Session Abstracts

Archaeological Knowledge Production in the Age of ZOOM

Chair: Chris Kerns

Community-Based Archaeology during COVID-19: An Online Approach with Mississaugas of the Credit First Nation and Mississauga Nation

Steven Dorland, University of Toronto-Mississauga, Mississauga, ON

Jonathan Ferrier, Dalhousie University, Halifax, NS

Jordan Jamieson, Mississaugas of Credit First Nation

Gabriella deHaas, Mississaugas of Alderville First Nation

David G. Smith, University of Toronto Mississauga, Mississauga, ON

Veronica King-Jamieson, Mississaugas of Credit First Nation

Success of community-based projects is often based on creating a flexible framework, adaptable to changing situations. In this presentation, we discuss the experiences of implementing a community-based project during the COVID-19 pandemic. This project is grounded in a partnership with University of Toronto Mississauga, Dalhousie University, and Mississauga Nation, which consists of six communities across Mississauga Nation (Southern Ontario). University of Toronto Mississauga is situated on the traditional treaty territory of Mississaugas of Credit who are also the official host for the community-based youth project. This project has two primary goals. First, we are braiding together Indigenous knowledge and science to learn about learning and material culture. Second, we are developing capacity building for youth and young adults to build competency in archaeological training and transferable skills applicable to other professional and academic areas. Initially, we planned to hold a series of in-person workshops in July at Mississaugas of the Credit First Nation. However, due to safety precautions related to COVID-19 social distancing practices, this project was adapted to a series of online ZOOM workshops in July and August. In this presentation, we share our experiences, bringing together several perspectives of faculty, community partners, and youth participants to provide an overall assessment of the project’s first year. Through the online platform, there were challenges that impacted the overall experience, such as visibility and communication issues during workshops. However, an online platform increased accessibility and allowed us to include youth and young adults from Mississaugas of Credit, Curve Lake, Mississaugas of Scugog Island, and Alderville. As part of this project, we have encouraged ongoing feedback and dialogue from participants to ensure the learning experience is enjoyable and meeting the needs and interests of community members and the broader communities involved.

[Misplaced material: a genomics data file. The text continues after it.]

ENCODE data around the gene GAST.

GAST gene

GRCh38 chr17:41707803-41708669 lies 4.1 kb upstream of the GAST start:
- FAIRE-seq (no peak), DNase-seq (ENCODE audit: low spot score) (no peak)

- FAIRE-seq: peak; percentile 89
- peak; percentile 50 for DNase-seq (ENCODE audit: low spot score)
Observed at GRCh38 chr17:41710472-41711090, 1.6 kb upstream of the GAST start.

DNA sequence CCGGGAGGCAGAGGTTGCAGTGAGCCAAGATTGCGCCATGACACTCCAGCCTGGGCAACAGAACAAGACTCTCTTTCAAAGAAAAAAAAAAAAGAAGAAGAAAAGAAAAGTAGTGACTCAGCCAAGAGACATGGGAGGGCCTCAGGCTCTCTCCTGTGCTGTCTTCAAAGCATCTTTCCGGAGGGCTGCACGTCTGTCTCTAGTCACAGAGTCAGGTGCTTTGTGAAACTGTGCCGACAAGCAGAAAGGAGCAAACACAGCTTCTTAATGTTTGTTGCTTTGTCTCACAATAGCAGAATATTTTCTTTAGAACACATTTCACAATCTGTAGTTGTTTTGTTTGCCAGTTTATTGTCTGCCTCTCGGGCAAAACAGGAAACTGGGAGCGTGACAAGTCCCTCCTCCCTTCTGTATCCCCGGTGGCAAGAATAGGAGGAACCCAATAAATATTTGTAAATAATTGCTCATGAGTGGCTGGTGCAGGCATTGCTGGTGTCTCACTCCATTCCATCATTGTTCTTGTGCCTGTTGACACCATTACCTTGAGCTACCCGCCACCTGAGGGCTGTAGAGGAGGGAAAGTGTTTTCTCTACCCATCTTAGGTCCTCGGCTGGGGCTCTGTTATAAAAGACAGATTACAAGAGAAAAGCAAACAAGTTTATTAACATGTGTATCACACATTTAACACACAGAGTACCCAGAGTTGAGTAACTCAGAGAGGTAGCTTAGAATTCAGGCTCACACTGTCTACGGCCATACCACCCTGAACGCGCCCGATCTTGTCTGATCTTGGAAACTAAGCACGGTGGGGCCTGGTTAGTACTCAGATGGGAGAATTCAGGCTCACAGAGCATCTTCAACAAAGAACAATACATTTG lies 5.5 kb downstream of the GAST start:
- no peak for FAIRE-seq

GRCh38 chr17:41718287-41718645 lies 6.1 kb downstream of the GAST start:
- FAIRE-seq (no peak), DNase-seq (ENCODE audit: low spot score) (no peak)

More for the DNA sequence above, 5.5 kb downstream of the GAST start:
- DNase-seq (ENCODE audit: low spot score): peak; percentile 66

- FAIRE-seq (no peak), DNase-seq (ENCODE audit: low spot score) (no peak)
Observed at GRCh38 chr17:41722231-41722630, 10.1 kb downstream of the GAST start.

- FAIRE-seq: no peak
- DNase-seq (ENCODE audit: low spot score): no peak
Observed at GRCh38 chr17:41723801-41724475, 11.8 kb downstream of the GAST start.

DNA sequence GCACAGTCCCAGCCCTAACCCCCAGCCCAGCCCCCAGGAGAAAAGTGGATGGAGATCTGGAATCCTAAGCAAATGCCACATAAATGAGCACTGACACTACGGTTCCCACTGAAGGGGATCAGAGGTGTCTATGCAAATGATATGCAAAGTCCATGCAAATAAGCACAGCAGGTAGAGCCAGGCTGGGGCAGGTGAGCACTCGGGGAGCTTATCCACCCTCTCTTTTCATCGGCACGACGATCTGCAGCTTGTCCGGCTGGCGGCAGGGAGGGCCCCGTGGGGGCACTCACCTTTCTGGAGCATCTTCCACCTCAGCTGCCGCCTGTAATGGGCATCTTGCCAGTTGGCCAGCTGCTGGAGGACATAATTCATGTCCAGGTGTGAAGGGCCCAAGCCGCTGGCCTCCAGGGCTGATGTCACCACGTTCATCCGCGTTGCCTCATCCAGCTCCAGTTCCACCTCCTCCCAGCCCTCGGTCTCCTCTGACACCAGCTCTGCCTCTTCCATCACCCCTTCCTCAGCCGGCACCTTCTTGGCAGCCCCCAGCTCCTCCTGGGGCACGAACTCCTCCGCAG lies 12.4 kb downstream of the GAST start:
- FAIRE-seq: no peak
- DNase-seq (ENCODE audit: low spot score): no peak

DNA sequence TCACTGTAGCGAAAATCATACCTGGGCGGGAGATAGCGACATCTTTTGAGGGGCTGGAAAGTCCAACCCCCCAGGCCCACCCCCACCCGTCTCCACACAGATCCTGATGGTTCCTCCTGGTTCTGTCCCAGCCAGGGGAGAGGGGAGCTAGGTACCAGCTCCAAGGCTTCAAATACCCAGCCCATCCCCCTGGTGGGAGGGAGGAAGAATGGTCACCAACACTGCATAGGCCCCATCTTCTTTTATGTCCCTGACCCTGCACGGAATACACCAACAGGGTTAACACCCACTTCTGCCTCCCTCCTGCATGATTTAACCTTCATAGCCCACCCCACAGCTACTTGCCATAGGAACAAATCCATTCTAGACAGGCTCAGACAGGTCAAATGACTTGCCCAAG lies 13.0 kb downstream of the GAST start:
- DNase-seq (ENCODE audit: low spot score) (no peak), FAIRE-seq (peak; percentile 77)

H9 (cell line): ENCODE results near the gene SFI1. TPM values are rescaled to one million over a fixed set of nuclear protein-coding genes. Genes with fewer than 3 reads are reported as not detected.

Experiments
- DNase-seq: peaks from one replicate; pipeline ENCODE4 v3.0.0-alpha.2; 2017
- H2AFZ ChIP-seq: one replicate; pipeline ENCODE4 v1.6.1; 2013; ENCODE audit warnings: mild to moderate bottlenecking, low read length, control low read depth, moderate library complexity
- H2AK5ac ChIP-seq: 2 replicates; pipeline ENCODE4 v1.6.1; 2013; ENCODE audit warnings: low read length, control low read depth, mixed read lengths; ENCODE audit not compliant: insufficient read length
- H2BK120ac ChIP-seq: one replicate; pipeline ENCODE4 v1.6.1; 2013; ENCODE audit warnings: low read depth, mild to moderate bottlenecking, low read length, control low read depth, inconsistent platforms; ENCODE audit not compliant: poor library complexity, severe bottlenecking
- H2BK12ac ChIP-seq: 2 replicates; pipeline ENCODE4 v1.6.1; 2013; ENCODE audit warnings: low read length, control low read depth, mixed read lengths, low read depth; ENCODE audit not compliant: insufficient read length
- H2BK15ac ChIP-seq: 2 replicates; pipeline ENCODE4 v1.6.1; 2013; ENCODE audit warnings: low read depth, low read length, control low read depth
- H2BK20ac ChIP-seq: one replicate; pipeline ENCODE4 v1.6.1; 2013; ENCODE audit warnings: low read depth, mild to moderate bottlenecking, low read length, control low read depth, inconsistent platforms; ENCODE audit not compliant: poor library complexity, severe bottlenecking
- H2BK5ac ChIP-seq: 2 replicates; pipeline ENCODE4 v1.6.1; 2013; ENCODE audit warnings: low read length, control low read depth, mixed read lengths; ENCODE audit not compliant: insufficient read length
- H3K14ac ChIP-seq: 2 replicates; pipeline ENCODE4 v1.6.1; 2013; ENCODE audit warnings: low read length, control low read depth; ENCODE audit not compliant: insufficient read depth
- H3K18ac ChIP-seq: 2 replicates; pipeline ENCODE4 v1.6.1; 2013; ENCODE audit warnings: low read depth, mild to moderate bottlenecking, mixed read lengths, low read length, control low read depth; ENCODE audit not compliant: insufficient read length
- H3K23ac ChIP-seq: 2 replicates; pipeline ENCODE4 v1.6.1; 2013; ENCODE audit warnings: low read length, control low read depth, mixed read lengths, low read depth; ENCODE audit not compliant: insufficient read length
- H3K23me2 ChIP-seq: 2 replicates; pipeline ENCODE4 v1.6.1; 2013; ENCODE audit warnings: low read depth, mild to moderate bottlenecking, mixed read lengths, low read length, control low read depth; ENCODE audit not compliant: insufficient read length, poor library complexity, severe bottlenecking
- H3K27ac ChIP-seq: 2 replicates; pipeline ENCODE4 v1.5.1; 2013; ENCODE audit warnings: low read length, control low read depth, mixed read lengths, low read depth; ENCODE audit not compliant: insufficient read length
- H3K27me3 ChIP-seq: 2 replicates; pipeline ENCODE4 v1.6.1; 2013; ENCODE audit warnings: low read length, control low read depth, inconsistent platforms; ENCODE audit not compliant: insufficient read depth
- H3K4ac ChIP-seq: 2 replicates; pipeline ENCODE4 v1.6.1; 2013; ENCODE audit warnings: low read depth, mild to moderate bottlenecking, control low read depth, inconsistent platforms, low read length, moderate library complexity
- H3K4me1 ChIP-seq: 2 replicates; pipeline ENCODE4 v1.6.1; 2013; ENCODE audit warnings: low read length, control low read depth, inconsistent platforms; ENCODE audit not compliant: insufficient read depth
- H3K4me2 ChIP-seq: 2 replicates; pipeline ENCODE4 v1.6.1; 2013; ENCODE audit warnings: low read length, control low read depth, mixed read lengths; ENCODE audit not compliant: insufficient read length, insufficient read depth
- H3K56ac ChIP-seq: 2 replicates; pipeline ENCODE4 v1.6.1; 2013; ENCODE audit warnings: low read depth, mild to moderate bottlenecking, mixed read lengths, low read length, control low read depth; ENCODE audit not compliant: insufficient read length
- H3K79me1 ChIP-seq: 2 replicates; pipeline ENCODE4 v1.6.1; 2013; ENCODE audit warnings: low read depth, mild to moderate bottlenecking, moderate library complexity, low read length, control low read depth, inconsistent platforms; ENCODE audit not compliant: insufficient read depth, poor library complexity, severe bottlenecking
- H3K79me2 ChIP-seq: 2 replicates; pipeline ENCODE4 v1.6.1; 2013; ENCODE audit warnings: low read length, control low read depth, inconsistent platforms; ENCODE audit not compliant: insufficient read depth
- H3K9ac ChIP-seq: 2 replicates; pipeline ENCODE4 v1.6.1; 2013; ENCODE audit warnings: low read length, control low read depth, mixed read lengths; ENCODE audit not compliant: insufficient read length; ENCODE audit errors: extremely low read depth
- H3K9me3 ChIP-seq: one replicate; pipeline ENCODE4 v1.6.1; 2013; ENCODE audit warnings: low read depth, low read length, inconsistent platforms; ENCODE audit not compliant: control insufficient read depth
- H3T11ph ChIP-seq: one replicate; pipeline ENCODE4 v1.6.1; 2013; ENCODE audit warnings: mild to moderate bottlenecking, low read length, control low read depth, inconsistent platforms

Hearing Voices: Shaping New Narratives at the Museum of Ontario Archaeology

Heather Hatch and Rhonda Bathurst, Museum of Ontario Archaeology, London, ON

The Museum of Ontario Archaeology (MOA) stands at a challenging crossroads. The Covid-19 pandemic hit the MOA at the intersecting moment between launching a new Strategic Plan and developing a new Interpretive Plan to guide our public-facing narratives and programming. At the same time, the disciplines of Archaeology and Museology are struggling to adapt to the powerful social movements of 2020 and 2021 that demand that both disciplines acknowledge our power imbalances and reconcile our colonial past(s).

Our new Strategic vision charges us to tell ethical, inclusive, and relevant stories that will resonate with audiences and foster a better understanding of Ontario’s cultural heritage. Whereas our new Interpretive Plan shifts the focus of the museum’s narratives away from the fetishism of things on display to the relatable human stories embedded in those objects. This shift requires that we demonstrate that there is more than one way to interpret the past while challenging us to share our expertise without speaking over other voices. The COVID pandemic has inspired a wave of digital assets and new tools of communication. This paper discusses how the museum has been meeting these interpretive challenges through the adoption of new tools and revised ways of storytelling.